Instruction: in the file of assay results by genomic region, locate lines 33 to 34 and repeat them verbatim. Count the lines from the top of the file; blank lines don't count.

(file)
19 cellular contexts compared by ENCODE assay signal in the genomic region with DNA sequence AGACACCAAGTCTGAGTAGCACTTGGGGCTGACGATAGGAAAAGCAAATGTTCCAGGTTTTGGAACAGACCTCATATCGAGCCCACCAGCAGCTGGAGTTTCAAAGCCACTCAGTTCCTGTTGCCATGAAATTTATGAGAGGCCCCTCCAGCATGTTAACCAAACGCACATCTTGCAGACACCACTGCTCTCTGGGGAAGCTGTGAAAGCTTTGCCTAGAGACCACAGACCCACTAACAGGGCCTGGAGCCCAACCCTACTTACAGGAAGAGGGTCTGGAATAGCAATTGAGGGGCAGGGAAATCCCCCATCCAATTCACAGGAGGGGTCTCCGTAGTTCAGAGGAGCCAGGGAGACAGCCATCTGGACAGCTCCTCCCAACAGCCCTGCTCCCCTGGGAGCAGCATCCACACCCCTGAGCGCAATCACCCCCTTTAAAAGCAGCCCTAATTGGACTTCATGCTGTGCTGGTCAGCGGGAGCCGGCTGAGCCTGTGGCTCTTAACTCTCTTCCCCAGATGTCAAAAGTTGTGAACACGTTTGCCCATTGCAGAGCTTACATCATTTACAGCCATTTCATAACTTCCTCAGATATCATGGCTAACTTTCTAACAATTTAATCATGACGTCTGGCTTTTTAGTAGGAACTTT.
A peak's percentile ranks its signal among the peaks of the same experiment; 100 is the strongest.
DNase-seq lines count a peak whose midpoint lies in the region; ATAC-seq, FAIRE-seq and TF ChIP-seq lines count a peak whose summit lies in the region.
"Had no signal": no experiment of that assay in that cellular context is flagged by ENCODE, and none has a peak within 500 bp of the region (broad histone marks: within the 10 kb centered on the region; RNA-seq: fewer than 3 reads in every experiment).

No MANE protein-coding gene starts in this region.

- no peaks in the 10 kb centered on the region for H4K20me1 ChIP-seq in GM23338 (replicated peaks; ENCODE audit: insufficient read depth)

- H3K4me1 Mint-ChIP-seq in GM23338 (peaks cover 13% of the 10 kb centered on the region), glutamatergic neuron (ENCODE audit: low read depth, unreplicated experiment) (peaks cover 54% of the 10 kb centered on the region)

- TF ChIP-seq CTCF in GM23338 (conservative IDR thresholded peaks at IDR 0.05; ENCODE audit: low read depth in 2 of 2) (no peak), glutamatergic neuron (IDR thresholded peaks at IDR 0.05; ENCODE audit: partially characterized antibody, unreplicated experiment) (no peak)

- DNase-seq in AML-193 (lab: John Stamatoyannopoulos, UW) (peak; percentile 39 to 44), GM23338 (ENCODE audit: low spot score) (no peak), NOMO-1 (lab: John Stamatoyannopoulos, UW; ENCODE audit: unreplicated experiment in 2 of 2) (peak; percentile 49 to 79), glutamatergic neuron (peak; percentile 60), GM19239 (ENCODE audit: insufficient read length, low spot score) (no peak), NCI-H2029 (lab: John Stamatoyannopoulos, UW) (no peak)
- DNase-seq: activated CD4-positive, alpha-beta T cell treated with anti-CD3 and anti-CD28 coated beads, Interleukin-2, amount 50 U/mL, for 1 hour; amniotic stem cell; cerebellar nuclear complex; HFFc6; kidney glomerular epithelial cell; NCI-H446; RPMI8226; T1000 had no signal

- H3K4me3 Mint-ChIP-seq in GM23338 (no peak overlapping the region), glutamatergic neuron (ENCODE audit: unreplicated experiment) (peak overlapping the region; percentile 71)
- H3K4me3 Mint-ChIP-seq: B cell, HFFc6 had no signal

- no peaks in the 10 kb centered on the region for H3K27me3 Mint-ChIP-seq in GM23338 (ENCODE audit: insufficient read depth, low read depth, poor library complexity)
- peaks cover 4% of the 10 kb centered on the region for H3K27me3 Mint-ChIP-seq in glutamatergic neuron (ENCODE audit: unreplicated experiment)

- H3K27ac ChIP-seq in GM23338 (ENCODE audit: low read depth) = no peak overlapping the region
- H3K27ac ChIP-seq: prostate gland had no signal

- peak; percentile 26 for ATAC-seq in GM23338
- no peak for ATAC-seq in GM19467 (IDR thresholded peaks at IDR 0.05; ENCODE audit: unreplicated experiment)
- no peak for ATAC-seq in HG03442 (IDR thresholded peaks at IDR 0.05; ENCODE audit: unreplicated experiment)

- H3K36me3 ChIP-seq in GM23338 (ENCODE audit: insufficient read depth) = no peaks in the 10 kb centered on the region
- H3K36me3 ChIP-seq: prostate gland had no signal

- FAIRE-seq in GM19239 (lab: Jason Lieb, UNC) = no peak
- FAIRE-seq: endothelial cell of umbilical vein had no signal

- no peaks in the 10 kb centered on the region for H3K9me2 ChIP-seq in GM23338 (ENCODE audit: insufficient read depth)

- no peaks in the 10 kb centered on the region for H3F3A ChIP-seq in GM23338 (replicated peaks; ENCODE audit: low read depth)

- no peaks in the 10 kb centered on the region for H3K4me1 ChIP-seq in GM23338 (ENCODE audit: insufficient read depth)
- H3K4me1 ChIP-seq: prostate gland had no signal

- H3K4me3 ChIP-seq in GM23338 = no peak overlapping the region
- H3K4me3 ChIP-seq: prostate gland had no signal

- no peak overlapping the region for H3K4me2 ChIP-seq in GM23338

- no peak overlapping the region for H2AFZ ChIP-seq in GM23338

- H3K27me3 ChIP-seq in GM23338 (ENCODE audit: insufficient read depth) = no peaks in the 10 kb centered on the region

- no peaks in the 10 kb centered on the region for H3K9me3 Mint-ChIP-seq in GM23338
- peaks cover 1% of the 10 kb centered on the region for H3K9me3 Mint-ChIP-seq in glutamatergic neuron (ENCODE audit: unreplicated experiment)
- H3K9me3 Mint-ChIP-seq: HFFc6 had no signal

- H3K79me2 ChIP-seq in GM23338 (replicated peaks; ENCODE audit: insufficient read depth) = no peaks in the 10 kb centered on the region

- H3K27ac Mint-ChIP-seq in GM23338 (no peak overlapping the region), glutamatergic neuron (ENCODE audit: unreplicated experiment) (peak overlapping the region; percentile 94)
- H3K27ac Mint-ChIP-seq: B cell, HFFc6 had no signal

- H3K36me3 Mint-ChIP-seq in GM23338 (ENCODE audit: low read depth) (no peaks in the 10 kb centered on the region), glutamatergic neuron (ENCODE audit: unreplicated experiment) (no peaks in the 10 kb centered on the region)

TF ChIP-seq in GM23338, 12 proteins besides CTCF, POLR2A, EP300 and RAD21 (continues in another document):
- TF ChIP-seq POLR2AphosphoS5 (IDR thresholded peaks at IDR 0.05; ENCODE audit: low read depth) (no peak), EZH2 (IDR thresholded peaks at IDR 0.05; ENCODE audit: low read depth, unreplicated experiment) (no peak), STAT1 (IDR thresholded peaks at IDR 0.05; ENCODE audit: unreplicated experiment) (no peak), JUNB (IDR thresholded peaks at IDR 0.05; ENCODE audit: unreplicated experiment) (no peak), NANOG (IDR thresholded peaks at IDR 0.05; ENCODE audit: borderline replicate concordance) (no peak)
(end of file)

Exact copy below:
- no peaks in the 10 kb centered on the region for H3K9me3 Mint-ChIP-seq in GM23338
- peaks cover 1% of the 10 kb centered on the region for H3K9me3 Mint-ChIP-seq in glutamatergic neuron (ENCODE audit: unreplicated experiment)